Every now and then, a brand will come up with an idea for a campaign or ad and get it completely wrong as it misjudges the public reaction and doesn’t think about how the public will view it.
We have seen this happen countless times in the past with the latest example being a Dove ad that went up on Facebook over the weekend.
The ad shows a black woman wearing a T-shirt, which matches her skin tone.
Supposedly, she then uses some Dove body lotion and then takes off the T-shirt, revealing a white woman in a white T-shirt.
People were quick to comment on social media with some suggesting that the three-second gif could be considered as "racist."
It didn’t take long for the gif to be removed and for Unilever to say it had "missed the mark" and that it "deeply regrets the offence it caused."
Were people too quick, though, to jump on the PC bandwagon?
Naomi Blake, who is a black American make-up artist, shared the post. She asked if people would be offended if the white woman took off her top and a black woman was revealed.
"Nope, we wouldn’t, and that’s the whole point," she said. "What does America tell black people? That we are judged by the color of our skin and that includes what is considered beautiful in this country."
Dove clearly did not intend to offend and certainly did not plan any racist implications in the GIF.
What this shows is Dove failing to understand the public and struggle to clearly get its message across to consumers.
However, you would think that in 2017 with all the resources that big brands and marketing teams have at their disposal, getting your message across would be simple.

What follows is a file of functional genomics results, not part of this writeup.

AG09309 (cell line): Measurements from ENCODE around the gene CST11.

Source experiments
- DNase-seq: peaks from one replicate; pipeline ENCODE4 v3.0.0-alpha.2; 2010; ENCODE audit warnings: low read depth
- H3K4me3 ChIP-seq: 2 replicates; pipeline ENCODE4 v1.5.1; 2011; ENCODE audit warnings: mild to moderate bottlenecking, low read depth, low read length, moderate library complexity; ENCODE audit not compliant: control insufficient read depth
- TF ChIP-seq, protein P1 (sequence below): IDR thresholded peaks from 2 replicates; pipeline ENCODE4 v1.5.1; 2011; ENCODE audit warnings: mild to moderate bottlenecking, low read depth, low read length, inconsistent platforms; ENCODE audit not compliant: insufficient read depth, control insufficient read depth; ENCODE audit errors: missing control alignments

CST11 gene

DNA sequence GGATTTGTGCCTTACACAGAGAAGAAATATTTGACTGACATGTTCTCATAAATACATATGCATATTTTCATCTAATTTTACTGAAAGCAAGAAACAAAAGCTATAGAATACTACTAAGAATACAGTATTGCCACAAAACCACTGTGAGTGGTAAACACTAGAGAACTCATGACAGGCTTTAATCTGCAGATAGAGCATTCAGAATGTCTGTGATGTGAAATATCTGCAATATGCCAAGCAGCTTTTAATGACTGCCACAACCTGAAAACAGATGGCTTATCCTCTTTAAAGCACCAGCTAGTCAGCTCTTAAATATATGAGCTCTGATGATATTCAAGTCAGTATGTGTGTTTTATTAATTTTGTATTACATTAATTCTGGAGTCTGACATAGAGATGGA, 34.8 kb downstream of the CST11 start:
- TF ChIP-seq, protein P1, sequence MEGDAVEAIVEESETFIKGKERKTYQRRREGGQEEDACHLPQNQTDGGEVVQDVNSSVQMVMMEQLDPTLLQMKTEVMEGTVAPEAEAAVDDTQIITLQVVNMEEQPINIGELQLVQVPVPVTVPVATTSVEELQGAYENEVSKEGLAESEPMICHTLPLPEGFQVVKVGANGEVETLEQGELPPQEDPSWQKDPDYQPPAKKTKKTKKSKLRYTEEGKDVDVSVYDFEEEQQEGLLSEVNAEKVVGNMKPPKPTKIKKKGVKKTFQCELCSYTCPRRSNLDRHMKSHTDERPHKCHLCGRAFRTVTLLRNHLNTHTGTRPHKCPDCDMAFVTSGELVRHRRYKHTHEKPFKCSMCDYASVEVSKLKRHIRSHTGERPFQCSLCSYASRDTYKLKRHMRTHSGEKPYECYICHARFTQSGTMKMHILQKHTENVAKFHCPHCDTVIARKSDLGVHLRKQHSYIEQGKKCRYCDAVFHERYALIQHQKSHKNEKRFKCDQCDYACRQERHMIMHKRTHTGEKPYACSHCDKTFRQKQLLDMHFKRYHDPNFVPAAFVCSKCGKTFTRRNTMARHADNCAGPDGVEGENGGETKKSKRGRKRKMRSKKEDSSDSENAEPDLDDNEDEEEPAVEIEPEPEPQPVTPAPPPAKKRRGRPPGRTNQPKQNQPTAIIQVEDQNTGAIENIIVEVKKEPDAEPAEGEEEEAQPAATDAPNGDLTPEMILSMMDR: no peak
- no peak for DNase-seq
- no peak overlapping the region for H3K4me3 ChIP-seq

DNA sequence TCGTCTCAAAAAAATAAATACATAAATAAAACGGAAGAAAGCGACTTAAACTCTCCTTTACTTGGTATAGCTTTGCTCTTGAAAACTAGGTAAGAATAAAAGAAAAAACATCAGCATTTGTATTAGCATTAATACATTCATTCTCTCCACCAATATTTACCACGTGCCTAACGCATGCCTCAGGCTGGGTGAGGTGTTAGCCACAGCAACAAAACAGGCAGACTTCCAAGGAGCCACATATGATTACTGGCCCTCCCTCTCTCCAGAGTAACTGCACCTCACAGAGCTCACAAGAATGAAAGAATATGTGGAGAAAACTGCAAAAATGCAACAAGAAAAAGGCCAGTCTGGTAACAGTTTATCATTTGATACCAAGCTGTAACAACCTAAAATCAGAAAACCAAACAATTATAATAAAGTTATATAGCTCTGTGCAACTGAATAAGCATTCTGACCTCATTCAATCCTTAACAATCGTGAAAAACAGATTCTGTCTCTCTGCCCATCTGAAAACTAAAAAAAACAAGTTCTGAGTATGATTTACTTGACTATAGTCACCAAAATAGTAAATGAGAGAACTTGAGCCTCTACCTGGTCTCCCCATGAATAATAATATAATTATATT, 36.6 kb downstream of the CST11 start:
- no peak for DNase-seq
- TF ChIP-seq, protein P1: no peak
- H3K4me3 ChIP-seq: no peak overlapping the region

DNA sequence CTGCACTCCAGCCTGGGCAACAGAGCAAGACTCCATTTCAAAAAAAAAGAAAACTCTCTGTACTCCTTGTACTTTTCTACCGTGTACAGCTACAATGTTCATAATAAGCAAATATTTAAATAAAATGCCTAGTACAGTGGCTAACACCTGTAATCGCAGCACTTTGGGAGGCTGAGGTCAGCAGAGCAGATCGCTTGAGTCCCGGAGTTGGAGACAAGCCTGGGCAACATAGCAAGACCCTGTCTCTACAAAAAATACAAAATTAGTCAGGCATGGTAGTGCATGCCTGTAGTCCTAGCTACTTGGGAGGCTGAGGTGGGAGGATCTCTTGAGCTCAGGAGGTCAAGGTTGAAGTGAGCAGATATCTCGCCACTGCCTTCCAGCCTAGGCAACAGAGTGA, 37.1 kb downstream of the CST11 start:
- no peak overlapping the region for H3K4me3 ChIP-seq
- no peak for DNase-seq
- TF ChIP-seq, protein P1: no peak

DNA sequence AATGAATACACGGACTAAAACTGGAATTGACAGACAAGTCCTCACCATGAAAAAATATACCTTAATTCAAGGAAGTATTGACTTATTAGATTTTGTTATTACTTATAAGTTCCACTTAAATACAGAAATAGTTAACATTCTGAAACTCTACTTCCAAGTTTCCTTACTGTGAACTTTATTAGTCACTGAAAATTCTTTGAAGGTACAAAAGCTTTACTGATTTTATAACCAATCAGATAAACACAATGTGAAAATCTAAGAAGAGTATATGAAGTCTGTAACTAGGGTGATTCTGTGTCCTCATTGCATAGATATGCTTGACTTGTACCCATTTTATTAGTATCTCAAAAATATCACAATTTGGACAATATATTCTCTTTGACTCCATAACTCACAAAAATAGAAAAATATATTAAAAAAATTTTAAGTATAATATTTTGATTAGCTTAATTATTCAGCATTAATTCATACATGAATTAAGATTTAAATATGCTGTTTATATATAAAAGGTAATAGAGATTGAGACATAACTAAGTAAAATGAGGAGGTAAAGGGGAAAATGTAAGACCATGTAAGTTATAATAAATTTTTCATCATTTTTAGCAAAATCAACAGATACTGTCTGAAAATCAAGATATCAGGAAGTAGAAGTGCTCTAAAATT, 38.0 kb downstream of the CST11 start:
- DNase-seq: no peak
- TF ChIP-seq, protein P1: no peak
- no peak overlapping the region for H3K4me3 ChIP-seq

It is clear some brands continue to struggle with this.
One reason this is happening could be because it is easy to come up with an idea in a room one afternoon, which can be considered non-conventional and then have it promoted on social media the very next day.
Just a few years ago, we would never consider spending a large part of our budget on a three-second video.
These days, though, a GIF can be seen by millions of people around the country who are liking, commenting, sharing, and engaging with the content – all of which are a marketer’s dream.
But what if no one outside the small room who was part of the original conversation has seen the ad and been able to question it?
It can mean that no one has truly thought about how it will be viewed by the public.
Therefore what can then end up happening as a result is a huge mistake that lives long in the memory.
It is very easy to become over excited by an idea in an office, which we think is exceptional. We have all done it, only for us to speak to someone else and they point out a serious issue with our plan.
For our message to really connect with the everyday person, we need to step back, not just rush our idea onto a social media website, and put money behind it. Clearly, on this occasion it has not worked for Dove.
Creating a three-second gif to interact with an audience is by no means a conventional way of communicating a message across to the people with whom you are trying to engage.
You would never spend money on a three-second TV or radio ad. We need to remember that the tried and tested forms of getting a message out to the mass market are hugely effective and there is much less likelihood that a massive mistake will be made.
When a brand comes to us at Trinity Mirror, it needs to fit in with the high standards that we have, and it must work with our titles and the content that we produce.
We would not place just any ad from any brand next to our content. After all, we have a responsibility to ensure that the messages we put out are done so in a responsible way and will not harm brands or offend our readers.
Zoe Harris is group marketing director and head of invention at Trinity Mirror. This column first appeared on campaignlive.co.uk.